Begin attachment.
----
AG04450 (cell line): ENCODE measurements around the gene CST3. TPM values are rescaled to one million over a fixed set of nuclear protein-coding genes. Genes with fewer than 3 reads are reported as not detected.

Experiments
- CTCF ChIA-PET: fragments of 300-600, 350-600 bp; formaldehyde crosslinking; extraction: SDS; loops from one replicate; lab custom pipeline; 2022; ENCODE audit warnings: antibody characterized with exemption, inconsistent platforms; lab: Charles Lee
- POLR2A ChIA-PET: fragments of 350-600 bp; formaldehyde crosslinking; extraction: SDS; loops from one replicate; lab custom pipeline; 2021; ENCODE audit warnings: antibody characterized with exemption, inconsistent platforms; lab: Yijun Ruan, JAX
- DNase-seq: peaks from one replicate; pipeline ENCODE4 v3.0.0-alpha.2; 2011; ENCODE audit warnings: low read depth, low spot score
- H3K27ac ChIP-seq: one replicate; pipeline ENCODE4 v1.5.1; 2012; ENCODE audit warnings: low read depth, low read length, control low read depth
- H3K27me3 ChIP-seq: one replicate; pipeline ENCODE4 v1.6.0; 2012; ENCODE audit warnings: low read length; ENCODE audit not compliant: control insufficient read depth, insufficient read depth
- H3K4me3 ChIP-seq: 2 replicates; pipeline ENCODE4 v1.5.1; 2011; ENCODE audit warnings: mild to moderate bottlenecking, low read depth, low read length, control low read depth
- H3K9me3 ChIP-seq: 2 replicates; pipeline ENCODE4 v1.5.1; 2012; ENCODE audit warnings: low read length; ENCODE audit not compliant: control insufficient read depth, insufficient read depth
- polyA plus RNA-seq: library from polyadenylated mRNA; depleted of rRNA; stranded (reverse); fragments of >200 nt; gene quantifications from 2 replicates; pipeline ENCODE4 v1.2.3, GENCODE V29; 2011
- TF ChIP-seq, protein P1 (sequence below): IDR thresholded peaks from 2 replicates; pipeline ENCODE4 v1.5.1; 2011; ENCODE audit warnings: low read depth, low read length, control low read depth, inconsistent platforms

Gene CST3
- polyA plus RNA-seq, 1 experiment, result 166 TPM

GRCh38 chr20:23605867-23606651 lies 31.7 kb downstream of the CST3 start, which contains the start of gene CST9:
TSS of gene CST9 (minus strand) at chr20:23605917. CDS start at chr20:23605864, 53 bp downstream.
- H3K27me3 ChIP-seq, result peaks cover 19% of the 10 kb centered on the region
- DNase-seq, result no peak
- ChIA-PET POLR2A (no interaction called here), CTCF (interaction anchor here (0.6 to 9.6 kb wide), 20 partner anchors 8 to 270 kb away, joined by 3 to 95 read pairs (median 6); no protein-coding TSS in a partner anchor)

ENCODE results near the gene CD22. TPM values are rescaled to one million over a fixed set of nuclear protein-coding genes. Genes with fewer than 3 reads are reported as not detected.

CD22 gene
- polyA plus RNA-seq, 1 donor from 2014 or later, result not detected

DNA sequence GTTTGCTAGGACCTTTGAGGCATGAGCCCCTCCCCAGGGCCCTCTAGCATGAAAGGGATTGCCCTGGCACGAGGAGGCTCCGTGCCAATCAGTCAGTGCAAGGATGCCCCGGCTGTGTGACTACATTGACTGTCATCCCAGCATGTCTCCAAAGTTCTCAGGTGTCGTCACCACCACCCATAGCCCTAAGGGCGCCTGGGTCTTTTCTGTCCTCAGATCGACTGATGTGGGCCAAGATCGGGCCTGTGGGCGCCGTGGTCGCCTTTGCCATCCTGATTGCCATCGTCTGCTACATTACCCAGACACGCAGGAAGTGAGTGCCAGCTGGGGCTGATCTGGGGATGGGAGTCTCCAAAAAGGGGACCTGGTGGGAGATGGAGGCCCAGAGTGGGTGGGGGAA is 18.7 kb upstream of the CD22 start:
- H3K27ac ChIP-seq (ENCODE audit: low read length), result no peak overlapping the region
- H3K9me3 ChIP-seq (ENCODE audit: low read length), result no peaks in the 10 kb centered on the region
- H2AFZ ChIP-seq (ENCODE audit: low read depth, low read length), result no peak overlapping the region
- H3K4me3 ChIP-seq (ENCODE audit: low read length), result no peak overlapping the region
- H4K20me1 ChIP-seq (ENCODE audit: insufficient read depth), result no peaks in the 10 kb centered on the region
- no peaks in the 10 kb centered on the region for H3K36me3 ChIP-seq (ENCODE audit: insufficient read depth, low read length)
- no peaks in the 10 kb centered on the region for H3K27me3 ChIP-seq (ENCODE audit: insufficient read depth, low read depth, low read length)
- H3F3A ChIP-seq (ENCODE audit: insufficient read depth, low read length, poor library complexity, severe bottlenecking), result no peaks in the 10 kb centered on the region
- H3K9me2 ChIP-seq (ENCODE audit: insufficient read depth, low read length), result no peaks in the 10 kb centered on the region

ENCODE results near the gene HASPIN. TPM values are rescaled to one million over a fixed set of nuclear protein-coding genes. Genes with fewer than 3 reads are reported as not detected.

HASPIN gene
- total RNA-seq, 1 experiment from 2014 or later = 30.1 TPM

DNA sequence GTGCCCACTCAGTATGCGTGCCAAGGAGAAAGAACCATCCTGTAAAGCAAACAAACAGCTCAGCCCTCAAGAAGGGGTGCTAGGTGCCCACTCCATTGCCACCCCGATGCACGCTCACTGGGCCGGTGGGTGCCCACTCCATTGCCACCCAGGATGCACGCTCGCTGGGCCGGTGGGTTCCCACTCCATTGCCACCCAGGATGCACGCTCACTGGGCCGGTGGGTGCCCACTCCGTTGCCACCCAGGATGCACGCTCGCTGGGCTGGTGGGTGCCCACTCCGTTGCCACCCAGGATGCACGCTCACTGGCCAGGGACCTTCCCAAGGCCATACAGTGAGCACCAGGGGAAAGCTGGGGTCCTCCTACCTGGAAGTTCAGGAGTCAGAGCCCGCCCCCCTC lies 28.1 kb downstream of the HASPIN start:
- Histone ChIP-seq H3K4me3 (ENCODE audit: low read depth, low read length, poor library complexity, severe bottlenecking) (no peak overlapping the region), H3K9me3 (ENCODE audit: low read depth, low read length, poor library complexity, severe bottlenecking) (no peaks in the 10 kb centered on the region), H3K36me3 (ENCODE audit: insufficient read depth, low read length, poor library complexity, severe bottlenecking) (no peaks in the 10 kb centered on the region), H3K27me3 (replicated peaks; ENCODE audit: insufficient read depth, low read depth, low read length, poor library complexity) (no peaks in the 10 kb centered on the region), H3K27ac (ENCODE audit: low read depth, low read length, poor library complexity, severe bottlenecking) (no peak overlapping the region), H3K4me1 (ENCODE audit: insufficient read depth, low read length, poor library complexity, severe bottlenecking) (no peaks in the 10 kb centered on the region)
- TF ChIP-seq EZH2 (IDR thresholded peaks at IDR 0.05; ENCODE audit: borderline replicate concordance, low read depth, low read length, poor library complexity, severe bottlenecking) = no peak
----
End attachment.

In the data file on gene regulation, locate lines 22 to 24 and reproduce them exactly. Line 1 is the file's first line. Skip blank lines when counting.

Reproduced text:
DNA sequence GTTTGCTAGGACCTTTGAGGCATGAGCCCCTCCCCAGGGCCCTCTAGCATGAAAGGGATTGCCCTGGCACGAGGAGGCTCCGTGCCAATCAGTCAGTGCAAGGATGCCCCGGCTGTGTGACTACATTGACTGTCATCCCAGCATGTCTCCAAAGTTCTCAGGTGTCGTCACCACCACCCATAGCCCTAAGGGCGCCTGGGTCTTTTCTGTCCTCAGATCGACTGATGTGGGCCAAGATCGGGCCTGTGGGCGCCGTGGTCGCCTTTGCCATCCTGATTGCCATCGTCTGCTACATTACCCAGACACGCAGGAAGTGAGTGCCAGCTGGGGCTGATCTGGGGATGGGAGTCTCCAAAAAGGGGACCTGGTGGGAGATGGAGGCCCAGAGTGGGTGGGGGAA is 18.7 kb upstream of the CD22 start:
- H3K27ac ChIP-seq (ENCODE audit: low read length), result no peak overlapping the region
- H3K9me3 ChIP-seq (ENCODE audit: low read length), result no peaks in the 10 kb centered on the region